A new preserve in the Triangle with woodlands, trails, a farming initiative and more.
by Ayn-Monique Klahre
This year, the Bailey and Sarah Williamson Preserve quietly opened. This 405-acre property was once a portion of a large cotton plantation, and will soon be the Triangle Land Conservancy’s (TLC) largest nature preserve in Wake County.
“Williamson Preserve provides all four benefits of conservation that TLC strives to address in all our work,” says Executive Director Sandy Sweitzer. “It safeguards water that flows into the Neuse River, offers trails that give people a chance to connect with nature, provides natural habitats through forests, and supports local farms and food security.”
About 12 miles from downtown Raleigh, it will encompass pasture land, fields, streams, ponds, woodlands and historic buildings. “When it opens, we’ll have five miles of trails, with another eight miles that will open in the next few years,” says Christine Wilson, Director of Advancement for TLC. Some of these miles will be on the Neuse Riverwalk property, through a partnership with the Town of Clayton, and the majority of the system will be for shared use by walkers and mountain bikers.
In addition to access by car, the Williamson Preserve can be reached by the Neuse River Greenway and Mountains-to-Sea Trail, connecting it to more that 2,500 acres of conservation lands and 30 miles of greenway. It’s also contiguous to the Johnston County River Walk. “The Marks Creek Rural Land Initiative has been a conservation priority for more than 25 years,” says Wilson.
The preserve will also include a portion dedicated to regenerative agriculture. “Farmland is disappearing fast in the Triangle, so we wanted to honor the community’s farming tradition, and also use and demonstrate sustainable farming methods,” says Sweitzer. “One day people will be able to purchase local produce after a bike ride or walk.”
The preserve is named for previous landowners Bailey and Sarah Williamson, whose family owned this land for more than two centuries. “There was no other place where Dad was at peace with the world than at the farm, riding on a tractor cutting pasture, fixing fences or checking on his cattle,” says one of their daughters, Sally Greaser. “Our parents loved the land, and they passed that sentiment down to the next generation,” says their other daughter, Betty Brandt Williamson. “This is about protecting the land forever.”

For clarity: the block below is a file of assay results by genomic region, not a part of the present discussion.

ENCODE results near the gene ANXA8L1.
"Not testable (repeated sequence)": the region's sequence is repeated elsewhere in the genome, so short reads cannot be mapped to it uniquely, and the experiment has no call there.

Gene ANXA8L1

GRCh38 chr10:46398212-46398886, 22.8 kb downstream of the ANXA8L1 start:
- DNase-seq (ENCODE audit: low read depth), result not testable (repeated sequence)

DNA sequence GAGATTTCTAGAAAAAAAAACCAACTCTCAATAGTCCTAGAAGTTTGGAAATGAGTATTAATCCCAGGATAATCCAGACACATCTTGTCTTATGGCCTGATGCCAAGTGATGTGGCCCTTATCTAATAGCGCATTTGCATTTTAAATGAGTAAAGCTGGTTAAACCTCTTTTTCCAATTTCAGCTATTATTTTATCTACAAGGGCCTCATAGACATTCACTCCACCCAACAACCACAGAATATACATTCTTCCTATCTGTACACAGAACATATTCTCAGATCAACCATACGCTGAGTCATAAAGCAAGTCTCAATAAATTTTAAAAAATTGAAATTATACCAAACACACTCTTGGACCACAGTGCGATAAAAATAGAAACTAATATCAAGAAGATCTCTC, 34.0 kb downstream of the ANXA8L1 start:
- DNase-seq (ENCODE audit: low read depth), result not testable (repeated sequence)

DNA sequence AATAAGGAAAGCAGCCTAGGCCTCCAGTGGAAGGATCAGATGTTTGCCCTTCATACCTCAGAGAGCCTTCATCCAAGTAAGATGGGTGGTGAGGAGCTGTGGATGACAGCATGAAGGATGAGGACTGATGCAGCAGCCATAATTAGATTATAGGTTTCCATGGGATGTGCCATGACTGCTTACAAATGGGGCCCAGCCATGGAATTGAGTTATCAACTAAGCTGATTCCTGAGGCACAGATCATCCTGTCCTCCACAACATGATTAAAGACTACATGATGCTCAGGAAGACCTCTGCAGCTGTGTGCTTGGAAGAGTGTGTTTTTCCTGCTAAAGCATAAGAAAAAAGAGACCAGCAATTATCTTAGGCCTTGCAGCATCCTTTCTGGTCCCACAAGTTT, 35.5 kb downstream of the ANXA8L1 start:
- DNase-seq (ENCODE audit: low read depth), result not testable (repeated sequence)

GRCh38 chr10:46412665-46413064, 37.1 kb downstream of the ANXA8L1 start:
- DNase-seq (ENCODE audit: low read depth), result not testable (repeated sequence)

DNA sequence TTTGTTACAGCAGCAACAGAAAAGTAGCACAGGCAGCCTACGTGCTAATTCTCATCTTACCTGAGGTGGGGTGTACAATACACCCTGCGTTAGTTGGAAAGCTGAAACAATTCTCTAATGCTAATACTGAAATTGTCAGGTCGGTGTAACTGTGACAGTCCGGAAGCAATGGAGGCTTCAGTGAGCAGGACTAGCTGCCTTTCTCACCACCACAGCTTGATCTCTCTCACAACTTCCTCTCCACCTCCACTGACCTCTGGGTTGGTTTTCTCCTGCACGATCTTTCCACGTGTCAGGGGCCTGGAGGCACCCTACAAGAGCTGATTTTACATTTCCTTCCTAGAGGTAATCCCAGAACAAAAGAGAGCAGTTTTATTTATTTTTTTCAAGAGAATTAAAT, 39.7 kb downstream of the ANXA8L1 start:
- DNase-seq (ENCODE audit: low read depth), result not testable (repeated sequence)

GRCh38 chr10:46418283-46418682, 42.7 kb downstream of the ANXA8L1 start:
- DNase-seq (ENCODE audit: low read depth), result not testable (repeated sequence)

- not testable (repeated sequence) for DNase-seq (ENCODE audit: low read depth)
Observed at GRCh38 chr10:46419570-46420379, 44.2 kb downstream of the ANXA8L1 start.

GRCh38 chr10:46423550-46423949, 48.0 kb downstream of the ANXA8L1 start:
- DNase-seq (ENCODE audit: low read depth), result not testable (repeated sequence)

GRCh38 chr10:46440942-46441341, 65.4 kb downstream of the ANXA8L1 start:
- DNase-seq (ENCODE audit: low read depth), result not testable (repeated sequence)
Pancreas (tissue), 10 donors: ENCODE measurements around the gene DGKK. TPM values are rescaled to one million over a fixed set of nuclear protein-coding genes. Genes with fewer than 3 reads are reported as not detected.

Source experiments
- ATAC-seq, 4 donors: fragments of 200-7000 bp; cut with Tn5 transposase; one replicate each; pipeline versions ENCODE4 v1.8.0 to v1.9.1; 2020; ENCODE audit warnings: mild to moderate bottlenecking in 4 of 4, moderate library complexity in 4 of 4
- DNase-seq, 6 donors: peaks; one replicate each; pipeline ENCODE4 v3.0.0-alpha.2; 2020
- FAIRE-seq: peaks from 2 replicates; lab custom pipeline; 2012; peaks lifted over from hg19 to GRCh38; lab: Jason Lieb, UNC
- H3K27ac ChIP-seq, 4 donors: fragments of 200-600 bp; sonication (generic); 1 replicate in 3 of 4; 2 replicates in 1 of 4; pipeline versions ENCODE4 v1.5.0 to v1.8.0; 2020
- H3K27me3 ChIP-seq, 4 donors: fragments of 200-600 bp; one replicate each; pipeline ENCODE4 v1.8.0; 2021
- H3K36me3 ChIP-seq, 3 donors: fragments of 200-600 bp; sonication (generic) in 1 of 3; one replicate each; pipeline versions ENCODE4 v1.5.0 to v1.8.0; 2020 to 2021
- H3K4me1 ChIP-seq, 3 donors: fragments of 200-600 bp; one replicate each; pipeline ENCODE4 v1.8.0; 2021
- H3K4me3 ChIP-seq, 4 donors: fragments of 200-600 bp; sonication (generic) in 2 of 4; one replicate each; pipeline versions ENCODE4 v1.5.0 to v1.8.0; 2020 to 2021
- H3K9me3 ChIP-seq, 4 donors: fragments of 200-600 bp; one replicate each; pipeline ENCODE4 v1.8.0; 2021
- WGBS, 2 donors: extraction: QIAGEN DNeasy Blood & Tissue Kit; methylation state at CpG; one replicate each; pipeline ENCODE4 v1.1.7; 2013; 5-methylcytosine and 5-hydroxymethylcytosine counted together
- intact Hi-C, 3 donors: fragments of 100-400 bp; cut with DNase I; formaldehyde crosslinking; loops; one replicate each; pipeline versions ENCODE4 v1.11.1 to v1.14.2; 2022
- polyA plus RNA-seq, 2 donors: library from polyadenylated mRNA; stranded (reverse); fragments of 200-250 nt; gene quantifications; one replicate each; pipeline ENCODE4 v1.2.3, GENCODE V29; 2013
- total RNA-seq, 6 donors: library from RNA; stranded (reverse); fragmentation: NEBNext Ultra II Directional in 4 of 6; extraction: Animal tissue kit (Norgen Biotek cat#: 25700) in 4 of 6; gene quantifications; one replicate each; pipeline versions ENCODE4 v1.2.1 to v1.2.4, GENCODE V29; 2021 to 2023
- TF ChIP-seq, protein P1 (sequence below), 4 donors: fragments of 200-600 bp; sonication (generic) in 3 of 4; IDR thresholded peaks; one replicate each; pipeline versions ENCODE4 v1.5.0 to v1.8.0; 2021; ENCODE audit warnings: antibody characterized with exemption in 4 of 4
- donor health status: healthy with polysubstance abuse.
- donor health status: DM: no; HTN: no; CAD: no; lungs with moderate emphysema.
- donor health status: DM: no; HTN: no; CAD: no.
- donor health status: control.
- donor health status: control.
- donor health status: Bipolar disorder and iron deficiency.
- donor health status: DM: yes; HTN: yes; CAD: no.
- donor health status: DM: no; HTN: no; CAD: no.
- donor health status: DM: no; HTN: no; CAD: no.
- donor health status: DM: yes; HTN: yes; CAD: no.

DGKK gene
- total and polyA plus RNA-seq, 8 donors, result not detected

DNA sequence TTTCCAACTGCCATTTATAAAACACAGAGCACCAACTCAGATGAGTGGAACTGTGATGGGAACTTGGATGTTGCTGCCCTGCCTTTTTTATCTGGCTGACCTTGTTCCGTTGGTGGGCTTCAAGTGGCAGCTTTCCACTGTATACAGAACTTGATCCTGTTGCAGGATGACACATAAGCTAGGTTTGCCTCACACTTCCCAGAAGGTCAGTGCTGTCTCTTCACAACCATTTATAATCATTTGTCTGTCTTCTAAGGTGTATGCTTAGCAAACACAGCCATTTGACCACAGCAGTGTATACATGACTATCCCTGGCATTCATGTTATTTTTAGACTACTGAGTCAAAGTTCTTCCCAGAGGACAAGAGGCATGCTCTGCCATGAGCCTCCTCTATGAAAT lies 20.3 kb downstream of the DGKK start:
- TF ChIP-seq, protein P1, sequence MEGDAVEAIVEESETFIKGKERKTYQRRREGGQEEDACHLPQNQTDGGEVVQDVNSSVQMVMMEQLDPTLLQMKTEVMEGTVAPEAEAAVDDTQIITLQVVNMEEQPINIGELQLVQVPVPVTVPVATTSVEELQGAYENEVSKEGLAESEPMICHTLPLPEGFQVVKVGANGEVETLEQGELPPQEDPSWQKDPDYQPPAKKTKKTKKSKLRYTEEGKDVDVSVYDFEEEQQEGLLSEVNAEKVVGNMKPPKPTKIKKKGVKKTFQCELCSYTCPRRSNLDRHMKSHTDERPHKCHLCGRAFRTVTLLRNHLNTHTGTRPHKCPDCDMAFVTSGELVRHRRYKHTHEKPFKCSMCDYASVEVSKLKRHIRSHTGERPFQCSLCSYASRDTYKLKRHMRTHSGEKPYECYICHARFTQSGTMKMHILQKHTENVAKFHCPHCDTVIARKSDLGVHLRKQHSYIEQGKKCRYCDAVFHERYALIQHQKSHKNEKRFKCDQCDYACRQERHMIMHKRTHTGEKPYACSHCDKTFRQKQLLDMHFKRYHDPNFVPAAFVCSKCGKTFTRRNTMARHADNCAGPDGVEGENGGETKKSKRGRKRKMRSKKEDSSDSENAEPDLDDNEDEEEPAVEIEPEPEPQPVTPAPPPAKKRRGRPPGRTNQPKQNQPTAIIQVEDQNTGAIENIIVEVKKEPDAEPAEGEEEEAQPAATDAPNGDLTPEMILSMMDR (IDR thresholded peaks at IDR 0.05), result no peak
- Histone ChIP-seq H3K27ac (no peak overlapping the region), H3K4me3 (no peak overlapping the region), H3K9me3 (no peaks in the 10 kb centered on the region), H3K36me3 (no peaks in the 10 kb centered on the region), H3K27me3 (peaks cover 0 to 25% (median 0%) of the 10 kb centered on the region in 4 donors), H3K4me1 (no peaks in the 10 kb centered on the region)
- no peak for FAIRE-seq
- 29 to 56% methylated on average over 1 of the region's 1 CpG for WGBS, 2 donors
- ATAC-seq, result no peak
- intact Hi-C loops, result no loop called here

The women are honoring a wish of their late parents: In the early 2000s, Bailey and Sarah Williamson initiated talks with Triangle Land Conservancy to donate a portion of the land for conservation; unfortunately, both passed before the project was completed. In 2013, their daughters sold the land to TLC at a steep discount; it was purchased using funding from the Wake County Board of Commissioners, the Clean Water Management Trust Fund, individuals who donated to TLC’s Our Water, Our Land campaign, Johnston County and the Environmental Enhancement Grant Program.
The land has a complex history, including the role of slavery in its early years and changes in farm labor after emancipation. To honor that history, TLC is working with University of North Carolina’s Community Histories Workshop to research and catalog materials related to the area and develop interpretive displays and events.
The preserve will be open dawn to dusk most days, with a second phase of trails being built on the adjacent River Walk property managed by the Town of Clayton. “As Wake County experiences explosive growth, it’s important to preserve open space for wildlife, plants and trees to thrive,” says Williamson.
“We hope that Williamson Preserve becomes an important place for the community, providing recreation and educational opportunities, a diverse habitat for hundreds of species of plants and wildlife, and a hub of regenerative agriculture the helps feed the community and will serve as a model for other farmers,” says Sweitzer. “The opening is a big milestone, but there’s still so much more to come!”
Update September 2020: Triangle Land Conservancy postponed the Grand Opening of Bailey and Sarah Williamson Preserve, which was scheduled for April, due to the covid-19 pandemic, but was able to open the preserve earlier this month. For updates, visit triangleland.org.